The majority of lenders have adapted their vulnerable clients policies in response to the Covid pandemic, but many are still relying on staff to identify vulnerable clients, the FCA has found.
In a report out yesterday (March 25), the Financial Conduct Authority said out of the 17 lenders questioned between November 4 and February 25, 2021, all of them had vulnerable client policies in place.
Of these, the majority (94 per cent) had reviewed or added to these policies in light of Covid 19, while half (47 per cent) had a dedicated team in place to refer vulnerable clients to.
But the regulator found all lenders relied on staff to identify and help vulnerable clients and only a few approached this topic via digital means.
This could be an issue at times when recruitment numbers are high.
Of the nine lenders where the FCA reviewed automated approaches, two asked clients at the outset if they were experiencing physical or mental health issues, as well as circumstances that may affect their ability to manage their finances. If so, they were re-directed to specialist support.
Meanwhile, other firms had pushed forward plans to automate aspects of client support.
The FCA found that in most cases these automated approaches were easy to navigate with minimal steps and helpful menus for customers to select from.
However, it said some firms could make improvements, in particular “around the ease of access to non-digital support”.
Sheldon Mills, executive director, consumers and competition at the FCA, said: “As we move into the next phase of the pandemic, we want to reassure consumers that they will continue to receive fair and appropriate support. We encourage those in difficulty to contact their lender to discuss their options.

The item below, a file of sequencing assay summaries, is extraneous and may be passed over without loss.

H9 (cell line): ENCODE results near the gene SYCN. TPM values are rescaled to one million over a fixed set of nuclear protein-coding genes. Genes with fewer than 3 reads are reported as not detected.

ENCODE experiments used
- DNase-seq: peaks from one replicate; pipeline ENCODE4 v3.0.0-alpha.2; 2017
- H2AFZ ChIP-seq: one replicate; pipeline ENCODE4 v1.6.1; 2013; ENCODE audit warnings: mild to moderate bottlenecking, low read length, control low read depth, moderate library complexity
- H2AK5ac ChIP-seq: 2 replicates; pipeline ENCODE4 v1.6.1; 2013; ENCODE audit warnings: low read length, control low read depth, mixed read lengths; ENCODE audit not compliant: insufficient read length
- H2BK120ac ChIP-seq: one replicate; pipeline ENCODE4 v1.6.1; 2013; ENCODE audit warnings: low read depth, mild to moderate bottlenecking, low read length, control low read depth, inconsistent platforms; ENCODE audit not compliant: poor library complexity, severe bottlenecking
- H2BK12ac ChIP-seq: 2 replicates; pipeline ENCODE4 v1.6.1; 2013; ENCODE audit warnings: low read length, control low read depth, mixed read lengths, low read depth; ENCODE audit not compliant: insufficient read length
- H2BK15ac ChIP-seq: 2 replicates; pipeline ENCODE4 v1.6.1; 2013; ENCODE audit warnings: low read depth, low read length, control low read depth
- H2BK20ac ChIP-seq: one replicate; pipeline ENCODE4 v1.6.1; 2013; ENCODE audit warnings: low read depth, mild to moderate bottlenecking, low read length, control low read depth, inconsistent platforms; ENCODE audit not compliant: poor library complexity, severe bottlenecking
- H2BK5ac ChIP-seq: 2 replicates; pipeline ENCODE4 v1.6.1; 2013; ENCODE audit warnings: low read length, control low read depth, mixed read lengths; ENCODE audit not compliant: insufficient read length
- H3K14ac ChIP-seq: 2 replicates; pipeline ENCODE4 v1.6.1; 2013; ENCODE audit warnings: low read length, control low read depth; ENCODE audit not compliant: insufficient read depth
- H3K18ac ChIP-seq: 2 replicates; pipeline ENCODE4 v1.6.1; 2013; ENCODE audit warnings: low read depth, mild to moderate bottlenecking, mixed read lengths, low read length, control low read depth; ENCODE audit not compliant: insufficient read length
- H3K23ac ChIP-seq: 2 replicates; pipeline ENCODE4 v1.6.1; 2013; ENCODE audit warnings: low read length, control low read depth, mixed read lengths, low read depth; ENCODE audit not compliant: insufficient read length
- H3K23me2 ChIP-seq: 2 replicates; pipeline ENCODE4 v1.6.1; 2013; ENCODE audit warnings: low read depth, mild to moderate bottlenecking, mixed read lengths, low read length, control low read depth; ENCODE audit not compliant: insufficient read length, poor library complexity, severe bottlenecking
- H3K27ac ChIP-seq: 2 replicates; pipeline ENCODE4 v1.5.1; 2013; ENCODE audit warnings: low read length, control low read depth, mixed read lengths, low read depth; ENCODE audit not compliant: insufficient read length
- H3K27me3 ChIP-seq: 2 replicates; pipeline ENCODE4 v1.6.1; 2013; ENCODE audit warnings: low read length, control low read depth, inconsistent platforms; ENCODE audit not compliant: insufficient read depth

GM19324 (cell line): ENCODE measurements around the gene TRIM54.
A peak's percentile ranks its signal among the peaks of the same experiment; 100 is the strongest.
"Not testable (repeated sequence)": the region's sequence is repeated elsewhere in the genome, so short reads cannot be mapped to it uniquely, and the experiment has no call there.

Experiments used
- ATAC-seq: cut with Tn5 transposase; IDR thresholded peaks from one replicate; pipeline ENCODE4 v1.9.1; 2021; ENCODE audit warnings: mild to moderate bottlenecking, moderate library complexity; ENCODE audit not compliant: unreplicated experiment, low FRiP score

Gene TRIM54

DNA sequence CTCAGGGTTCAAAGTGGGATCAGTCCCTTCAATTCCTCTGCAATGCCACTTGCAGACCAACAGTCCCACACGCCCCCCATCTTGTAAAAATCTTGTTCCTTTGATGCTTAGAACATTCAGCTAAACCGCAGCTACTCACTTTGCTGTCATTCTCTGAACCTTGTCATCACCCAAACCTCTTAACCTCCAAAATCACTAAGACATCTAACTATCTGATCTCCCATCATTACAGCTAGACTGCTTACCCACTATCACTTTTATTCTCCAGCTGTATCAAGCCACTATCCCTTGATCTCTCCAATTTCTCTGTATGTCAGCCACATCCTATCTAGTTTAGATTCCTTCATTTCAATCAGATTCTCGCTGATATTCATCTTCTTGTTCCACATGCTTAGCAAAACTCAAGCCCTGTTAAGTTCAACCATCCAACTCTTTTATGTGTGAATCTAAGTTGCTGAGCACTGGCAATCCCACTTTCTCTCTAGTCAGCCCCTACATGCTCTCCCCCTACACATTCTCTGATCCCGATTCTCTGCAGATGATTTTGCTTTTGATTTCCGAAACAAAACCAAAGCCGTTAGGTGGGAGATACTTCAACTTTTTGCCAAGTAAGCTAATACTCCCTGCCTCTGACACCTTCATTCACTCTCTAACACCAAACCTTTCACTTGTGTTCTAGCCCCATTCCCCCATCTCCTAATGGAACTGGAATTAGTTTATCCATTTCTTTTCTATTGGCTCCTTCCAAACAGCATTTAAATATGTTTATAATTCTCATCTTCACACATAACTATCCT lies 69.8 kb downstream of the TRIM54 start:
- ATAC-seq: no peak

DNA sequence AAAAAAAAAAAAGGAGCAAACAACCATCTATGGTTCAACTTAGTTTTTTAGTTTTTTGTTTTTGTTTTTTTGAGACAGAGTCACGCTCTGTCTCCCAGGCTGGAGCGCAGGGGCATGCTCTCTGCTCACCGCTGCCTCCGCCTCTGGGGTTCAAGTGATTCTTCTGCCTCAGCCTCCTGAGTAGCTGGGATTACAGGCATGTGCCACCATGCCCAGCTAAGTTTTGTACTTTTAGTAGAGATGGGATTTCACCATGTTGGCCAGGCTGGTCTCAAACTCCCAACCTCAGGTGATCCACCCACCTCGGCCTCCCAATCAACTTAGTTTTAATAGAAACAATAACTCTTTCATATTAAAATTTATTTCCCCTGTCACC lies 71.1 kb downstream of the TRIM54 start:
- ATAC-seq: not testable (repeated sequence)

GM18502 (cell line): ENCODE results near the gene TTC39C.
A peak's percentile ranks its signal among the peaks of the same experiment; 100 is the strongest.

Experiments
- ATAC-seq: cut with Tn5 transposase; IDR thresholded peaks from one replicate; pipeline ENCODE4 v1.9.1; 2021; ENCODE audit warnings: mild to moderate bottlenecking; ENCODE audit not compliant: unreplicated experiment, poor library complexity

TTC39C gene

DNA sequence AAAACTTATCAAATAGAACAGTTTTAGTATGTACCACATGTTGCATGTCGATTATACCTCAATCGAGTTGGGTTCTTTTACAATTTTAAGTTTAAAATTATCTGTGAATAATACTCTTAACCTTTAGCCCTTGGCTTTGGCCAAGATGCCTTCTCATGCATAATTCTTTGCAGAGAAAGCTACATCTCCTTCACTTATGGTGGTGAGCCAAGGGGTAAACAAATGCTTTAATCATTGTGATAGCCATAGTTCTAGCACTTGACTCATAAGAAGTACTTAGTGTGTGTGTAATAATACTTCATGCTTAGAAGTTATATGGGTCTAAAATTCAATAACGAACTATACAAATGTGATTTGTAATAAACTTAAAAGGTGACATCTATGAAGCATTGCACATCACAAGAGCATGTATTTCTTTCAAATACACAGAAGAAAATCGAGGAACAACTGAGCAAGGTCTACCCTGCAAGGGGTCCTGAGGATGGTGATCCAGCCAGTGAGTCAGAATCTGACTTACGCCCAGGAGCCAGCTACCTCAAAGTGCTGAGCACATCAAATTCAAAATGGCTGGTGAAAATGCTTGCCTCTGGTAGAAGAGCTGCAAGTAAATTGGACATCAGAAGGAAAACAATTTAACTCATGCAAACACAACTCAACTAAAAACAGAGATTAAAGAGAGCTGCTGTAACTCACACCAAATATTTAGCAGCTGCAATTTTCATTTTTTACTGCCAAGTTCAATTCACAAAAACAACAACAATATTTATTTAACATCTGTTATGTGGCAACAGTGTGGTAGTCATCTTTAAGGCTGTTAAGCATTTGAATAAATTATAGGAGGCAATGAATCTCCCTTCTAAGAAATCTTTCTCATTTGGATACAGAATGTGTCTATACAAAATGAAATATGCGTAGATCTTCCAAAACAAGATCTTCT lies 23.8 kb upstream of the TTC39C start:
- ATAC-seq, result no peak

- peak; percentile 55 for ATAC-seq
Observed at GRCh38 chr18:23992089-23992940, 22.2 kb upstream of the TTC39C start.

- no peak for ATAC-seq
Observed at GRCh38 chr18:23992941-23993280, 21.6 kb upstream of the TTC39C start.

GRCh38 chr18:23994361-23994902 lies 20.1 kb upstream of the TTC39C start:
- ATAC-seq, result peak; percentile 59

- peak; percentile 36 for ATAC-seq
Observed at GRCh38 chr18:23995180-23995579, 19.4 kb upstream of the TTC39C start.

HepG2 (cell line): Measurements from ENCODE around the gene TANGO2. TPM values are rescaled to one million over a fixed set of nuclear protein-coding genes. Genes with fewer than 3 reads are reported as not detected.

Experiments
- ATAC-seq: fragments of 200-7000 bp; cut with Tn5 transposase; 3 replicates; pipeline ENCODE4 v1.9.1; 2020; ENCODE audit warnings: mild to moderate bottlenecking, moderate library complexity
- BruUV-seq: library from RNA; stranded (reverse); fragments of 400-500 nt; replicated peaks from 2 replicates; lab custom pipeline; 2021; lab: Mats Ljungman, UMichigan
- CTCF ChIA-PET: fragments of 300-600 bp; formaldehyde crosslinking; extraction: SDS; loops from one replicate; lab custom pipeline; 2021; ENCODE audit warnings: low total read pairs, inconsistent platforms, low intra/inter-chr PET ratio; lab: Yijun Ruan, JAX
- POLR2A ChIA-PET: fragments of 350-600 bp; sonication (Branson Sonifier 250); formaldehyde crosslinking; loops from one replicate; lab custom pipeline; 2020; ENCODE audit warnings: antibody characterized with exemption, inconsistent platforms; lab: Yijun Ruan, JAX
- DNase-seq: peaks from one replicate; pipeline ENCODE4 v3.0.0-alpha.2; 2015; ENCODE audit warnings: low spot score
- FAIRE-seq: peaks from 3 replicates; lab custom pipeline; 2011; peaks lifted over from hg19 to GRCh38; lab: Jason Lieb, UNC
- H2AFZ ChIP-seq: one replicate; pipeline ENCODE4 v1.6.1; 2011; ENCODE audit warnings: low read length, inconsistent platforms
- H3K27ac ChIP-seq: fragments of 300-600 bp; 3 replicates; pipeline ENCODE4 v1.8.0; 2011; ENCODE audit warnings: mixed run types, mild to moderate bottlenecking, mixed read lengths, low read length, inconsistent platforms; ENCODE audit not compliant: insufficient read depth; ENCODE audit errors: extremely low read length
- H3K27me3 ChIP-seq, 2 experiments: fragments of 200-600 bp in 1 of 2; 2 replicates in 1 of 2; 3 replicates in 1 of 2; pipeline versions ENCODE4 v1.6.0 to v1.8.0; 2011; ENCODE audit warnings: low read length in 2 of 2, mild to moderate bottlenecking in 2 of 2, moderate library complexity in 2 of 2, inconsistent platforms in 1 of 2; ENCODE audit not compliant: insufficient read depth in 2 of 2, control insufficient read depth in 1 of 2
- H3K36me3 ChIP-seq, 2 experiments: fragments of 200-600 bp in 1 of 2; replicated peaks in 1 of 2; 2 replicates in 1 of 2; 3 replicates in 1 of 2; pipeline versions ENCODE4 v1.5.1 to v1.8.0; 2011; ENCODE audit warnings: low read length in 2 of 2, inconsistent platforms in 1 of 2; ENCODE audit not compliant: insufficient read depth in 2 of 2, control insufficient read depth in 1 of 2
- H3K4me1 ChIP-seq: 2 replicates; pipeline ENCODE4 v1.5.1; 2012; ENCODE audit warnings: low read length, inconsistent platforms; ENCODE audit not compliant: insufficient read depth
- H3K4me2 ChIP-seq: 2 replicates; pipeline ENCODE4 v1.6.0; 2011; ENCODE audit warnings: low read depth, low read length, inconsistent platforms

“We’ve been monitoring how firms are providing support and found they have responded well to the challenge of providing tailored support, but there is more to do. We’ve set out where firms need to improve in a report on how they are implementing tailored support.”
The FCA’s report identified areas where lenders could improve, including ensuring staff are adequately trained in order to deal with queries and issues.
It found due to the pandemic, some lenders anticipated an increase in demand from clients in financial difficulty and so recruited more staff.
As a result, there has been a significant increase in inexperienced staff helping clients, which the FCA said may lead to an increased risk of harm.
According to the regulator, firms are expected to ensure that all staff are adequately trained and should have “appropriate oversight” of new staff to ensure that the right support is being provided.
The FCA has urged lenders to review its recent guidance on vulnerability and to update their processes to reflect this.
The FCA's report came after data published by the FCA last month (February 11) found the coronavirus pandemic had propelled the number of vulnerable adults in the UK to almost 28m last year, prompting warnings of growing financial inequality among the population.